City shuts down River North weed dispensary days after opening
A Department of Buildings spokeswoman said a stop-work order was issued Thursday for the MOCA dispensary at 214-232 W. Ohio St. “due to work being completed without a permit.” The move forced the shop to close just two days after its soft opening.
Two days after a new pot shop opened in River North after facing fierce opposition from both residents and the local alderman, the city’s Department of Buildings effectively shut down the business by issuing a stop-work order.
MOCA sent out an email Friday stating its recreational dispensary at 214-232 W. Ohio had “temporarily closed.” Mimi Simon, a spokeswoman for the Department of Buildings, told the Sun-Times the order was issued Thursday “due to work being completed without a permit.”
“The stop work order will be lifted once the applicant complies with the cannabis dispensary requirements outlined in the Municipal Code of Chicago and the Special Use issued by the Zoning Board of Appeals, obtains the proper permits and pays the associated fines,” Simon explained.
Matthew Beaudet, acting commissioner of the department, sent a letter Friday informing state regulators that MOCA has failed to apply for a change of occupancy for the location or submit an application for a “full renovation building permit for a cannabis dispensary.”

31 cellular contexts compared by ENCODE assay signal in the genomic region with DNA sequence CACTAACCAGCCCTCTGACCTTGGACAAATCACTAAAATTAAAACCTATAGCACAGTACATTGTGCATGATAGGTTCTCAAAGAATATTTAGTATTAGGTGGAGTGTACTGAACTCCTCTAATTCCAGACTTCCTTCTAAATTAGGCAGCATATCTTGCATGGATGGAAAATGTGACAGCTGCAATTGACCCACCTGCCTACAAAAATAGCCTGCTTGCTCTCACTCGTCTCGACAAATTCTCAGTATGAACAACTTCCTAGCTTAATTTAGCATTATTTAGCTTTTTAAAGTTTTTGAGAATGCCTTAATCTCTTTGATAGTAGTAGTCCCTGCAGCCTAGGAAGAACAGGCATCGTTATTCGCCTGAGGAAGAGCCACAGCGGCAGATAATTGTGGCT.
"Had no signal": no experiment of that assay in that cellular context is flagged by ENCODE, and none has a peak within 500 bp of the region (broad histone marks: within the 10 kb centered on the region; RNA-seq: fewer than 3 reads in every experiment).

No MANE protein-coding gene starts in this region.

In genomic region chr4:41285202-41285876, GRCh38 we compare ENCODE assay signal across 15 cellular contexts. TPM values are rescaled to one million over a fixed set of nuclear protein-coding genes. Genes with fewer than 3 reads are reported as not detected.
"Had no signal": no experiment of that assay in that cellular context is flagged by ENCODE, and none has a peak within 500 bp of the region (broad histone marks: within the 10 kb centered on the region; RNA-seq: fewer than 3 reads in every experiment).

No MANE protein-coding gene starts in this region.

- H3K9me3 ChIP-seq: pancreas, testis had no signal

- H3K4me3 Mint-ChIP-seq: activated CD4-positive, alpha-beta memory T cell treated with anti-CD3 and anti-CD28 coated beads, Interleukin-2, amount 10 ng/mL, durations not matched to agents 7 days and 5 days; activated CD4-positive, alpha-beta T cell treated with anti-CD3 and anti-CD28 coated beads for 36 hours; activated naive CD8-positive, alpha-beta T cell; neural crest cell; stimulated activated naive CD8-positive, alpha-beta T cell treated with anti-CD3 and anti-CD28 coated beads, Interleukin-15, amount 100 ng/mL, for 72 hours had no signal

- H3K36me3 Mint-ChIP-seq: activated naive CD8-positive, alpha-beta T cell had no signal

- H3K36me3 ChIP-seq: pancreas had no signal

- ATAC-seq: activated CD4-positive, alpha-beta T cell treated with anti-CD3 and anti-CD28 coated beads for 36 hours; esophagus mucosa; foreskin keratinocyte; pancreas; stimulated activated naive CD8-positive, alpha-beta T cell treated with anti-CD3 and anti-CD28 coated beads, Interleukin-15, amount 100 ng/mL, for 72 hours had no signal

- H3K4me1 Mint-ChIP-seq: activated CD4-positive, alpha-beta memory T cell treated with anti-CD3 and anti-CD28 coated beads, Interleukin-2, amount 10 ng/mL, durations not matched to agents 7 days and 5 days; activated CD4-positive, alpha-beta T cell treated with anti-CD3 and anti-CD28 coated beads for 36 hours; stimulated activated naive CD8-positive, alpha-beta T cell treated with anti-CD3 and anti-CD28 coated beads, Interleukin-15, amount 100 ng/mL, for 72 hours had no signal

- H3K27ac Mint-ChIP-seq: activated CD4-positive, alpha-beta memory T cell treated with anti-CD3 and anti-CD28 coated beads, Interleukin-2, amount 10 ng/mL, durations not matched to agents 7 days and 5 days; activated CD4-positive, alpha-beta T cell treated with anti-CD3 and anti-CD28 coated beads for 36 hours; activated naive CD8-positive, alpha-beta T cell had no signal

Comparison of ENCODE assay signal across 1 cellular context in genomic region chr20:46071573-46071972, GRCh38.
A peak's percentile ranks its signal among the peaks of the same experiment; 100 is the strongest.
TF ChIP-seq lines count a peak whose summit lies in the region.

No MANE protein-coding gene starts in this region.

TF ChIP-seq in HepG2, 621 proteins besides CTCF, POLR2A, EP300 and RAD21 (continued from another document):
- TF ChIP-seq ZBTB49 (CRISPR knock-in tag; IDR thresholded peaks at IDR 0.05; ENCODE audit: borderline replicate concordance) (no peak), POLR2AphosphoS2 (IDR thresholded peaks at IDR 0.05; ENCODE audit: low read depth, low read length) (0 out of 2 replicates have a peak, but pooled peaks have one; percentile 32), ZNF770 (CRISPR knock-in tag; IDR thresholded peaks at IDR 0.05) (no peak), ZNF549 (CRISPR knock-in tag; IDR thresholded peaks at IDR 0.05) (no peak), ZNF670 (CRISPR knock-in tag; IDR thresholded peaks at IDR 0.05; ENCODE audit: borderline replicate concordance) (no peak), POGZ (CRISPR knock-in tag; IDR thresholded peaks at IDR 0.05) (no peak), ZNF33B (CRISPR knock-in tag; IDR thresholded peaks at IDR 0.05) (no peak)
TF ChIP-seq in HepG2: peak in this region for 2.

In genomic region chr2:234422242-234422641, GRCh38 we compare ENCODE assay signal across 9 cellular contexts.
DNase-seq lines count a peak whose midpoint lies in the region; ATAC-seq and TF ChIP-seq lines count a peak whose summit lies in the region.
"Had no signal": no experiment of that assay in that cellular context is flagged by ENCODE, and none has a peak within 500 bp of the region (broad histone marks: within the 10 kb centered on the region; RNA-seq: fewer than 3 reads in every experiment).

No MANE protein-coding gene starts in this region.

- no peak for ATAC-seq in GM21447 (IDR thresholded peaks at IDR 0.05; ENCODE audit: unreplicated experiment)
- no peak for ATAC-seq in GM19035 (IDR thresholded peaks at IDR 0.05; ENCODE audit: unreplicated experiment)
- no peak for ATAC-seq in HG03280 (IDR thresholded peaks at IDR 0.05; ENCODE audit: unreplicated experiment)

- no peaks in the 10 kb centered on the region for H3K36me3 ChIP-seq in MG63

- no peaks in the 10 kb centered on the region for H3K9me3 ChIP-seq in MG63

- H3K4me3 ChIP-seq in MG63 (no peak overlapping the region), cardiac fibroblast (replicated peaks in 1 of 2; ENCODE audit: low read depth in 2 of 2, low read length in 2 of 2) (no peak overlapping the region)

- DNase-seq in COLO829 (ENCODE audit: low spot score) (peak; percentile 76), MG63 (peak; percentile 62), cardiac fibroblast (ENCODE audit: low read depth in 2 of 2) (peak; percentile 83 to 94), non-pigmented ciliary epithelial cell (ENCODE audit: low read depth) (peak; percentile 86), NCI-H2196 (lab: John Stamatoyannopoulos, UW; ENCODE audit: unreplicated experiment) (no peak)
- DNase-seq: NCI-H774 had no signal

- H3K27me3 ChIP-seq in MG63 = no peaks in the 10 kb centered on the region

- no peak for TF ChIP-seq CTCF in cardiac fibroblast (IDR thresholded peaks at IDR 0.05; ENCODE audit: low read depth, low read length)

Beaudet explained the stop-work order is in place because MOCA failed to obtain a permit to build a fence closing off the building’s patio, a measure required as part of the firm’s special-use zoning approval. Before earning provisional approval from the ZBA in March, MOCA‘s new location faced considerable pushback from both the River North Residents Association and local Ald. Brendan Reilly (42nd).
MOCA owner Danny Marks claimed all zoning board requirements have been met. And while Marks acknowledged “a few minor issues related to our building permits to sort out,” he expects to reopen early next week.
“The confusion was primarily based on the fact that we did not do any construction, only cosmetic work and had a misunderstanding about how to treat that change of use,” said Marks, who co-owns another dispensary in Logan Square and three Emporium arcade bars across the city.
“Our whole world is compliance,” Marks said. “We have multiple tavern licenses and dispensary licenses and have never had any serious violations.”